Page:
Flights banned over Boston Marathon blast site
BOSTON (CNN) -- As the horror of explosions near the finish line of the nation's most famous marathon sank in, government officials mobilized to respond on Monday afternoon.
FBI director Robert Mueller briefed President Barack Obama by telephone, the White House said.
All off duty-police officers in Boston were told to report to their districts, CNN affiliate WHDH reported, and the Red Cross sent additional blood products to Boston-area hospitals, spokeswoman Anne Marie Borrego said.
Aviation authorities banned planes from flying over of the site of the explosion, the Federal Aviation Administration said. The temporary flight restriction came at the request of law enforcement and originally extended three nautical miles in all directions before being reduced to two. It reaches up to a height of 3,000 feet, FAA spokeswoman Arlene Salac said.
The agency ordered a brief ground stop at Boston's Logan airport but it did not last long.
And law enforcement authorities from Atlanta to San Francisco and Seattle said they were on heightened alert.
New York's Mayor Michael Bloomberg said the city had 1,000 officers assigned to counterterrorism duties, "and they -- along with the entire NYPD and the investments we have made in counterterrorism infrastructure -- are being fully mobilized to protect our city."
In Miami, police said they were increasing security at critical infrastructure sites, while the Los Angeles Police Department restated its advice to the public: "If you see something, say something."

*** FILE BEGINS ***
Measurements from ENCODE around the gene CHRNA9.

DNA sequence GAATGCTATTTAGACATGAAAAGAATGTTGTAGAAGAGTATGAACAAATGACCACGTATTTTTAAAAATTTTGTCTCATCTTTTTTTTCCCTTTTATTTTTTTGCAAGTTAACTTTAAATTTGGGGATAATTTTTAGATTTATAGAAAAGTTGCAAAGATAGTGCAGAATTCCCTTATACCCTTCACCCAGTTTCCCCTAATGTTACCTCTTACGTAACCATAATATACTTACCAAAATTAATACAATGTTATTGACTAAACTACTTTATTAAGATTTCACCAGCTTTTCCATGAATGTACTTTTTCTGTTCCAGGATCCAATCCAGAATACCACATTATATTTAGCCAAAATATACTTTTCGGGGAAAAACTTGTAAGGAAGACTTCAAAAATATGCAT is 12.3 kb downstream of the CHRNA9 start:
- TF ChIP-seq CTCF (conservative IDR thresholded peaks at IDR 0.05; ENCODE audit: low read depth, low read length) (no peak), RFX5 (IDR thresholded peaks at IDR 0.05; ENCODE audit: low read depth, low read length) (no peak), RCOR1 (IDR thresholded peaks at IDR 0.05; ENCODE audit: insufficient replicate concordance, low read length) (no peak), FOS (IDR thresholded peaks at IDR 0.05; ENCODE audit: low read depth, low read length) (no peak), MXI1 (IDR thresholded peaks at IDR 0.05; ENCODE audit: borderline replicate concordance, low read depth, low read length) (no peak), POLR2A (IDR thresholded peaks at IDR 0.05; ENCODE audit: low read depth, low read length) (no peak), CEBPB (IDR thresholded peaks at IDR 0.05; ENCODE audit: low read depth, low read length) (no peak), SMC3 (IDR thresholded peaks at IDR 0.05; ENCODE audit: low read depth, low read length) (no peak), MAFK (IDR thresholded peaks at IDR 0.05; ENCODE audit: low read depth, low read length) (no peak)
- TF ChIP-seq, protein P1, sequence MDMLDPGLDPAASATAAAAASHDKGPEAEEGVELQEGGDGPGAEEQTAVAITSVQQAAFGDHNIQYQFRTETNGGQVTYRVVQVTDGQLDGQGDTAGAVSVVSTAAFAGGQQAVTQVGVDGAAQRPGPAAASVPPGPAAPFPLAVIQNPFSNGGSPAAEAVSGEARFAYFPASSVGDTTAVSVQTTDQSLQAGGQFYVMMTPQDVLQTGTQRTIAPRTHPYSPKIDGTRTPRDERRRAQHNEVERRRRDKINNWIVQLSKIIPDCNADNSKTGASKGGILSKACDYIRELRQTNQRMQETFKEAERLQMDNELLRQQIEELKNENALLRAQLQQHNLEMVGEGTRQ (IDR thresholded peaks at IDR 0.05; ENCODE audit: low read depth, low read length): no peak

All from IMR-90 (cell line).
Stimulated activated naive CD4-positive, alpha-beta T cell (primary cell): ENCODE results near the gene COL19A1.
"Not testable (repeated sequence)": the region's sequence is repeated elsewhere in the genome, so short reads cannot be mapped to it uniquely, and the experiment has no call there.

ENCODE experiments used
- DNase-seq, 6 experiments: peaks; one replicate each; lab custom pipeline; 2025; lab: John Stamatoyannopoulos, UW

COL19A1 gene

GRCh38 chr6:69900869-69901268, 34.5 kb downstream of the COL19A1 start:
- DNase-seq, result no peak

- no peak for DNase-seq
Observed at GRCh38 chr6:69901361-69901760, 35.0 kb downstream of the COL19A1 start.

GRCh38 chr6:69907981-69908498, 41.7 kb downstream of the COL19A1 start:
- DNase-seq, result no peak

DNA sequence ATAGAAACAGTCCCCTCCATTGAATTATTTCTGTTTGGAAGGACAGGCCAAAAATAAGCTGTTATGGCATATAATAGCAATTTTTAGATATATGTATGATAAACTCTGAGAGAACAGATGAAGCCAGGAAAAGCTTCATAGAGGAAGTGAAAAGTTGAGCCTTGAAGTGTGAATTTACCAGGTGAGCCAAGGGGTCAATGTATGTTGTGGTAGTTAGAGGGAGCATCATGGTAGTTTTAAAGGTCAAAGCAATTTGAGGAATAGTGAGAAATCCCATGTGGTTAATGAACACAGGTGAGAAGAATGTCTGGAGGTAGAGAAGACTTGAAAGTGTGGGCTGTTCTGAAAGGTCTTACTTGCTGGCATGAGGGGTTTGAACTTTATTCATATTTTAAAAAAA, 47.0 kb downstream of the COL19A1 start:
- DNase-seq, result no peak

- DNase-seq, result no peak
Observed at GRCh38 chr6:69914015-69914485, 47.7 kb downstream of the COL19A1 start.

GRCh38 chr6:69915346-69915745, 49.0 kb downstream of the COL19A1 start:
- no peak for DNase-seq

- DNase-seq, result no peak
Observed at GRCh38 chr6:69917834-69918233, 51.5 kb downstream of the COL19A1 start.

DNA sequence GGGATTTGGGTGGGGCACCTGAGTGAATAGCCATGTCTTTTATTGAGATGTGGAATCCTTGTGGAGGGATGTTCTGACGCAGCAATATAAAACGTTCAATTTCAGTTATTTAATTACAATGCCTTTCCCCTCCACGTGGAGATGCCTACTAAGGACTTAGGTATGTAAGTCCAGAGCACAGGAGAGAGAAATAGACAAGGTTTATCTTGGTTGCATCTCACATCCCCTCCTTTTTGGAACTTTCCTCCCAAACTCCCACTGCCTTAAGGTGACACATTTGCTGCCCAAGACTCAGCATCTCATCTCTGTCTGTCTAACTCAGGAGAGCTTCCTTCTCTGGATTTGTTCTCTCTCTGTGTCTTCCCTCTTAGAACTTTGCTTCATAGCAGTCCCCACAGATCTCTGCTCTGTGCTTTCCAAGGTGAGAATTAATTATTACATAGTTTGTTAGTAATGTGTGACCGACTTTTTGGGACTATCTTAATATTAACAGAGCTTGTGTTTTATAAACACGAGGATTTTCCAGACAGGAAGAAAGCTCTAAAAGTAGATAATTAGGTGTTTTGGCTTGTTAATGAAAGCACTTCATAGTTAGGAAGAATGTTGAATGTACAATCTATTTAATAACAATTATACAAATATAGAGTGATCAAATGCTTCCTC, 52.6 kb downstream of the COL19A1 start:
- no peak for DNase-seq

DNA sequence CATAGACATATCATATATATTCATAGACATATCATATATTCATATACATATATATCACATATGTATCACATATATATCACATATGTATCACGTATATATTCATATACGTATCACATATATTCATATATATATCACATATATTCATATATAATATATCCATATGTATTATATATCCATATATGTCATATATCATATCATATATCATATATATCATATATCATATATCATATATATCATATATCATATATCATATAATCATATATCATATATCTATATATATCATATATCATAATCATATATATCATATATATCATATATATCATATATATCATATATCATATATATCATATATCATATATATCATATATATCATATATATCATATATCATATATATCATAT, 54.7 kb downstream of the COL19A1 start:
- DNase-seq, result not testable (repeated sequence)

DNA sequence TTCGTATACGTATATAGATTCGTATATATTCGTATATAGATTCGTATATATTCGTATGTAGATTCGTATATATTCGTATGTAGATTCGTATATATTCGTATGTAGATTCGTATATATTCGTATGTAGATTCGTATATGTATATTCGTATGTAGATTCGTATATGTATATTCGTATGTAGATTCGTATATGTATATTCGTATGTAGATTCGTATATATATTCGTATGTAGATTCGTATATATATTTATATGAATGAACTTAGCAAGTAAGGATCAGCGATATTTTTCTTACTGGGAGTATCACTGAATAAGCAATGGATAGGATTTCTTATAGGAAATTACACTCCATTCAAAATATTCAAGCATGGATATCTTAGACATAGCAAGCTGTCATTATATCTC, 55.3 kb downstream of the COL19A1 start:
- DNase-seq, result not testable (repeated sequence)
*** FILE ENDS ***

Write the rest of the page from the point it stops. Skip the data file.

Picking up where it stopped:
Secretary of State John Kerry -- a former Massachusetts senator with deep ties to Boston -- found out about the blasts when he was on his way to Chicago on his way home from a 10-day foreign trip, and called his daughter Vanessa, who has run the Boston Marathon in the past, a senior State Department official said.
Kerry himself often fires the starting gun for the wheelchair race at the marathon.
Attorney General Eric Holder instructed the Justice Department to deploy its "full resources" to the investigation into the blasts that killed at least two people and left dozens injured.
He spoke to FBI director Mueller, and to the U.S. Attorney for the District of Massachusetts, Carmen Ortiz. Her office is coordinating responses from the Justice Department, the FBI, the Bureau of Alcohol, Tobacco and Firearms and other law enforcement officials.
Homeland Security Secretary Janet Napolitano was briefed, and she ordered her department to provide "whatever assistance is necessary" to state and local authorities, an administration official said.
The House of Representatives announced it would hold a minute's silence to honor the victims of the explosions.
London's Metropolitan Police said they were reviewing security arrangements for the London Marathon, which is due to take place on Sunday.
The race's chief executive, Nick Bitel, said organizers were "deeply saddened and shocked," and called it "a very sad day for athletics and for our friends and colleagues in marathon running."
British Foreign Secretary William Hague said he was "appalled" by the explosion, while Canada's Prime Minister Stephen Harper said: "It is truly a sad day when an event as inspiring as the Boston Marathon is clouded by such senseless violence."
Major League Baseball senior public relations executive Pat Courtney said the League's "thoughts and prayers are with everyone affected by this horrible occurrence."
The Red Sox were playing in Boston on Monday but the game was over before the terror attack.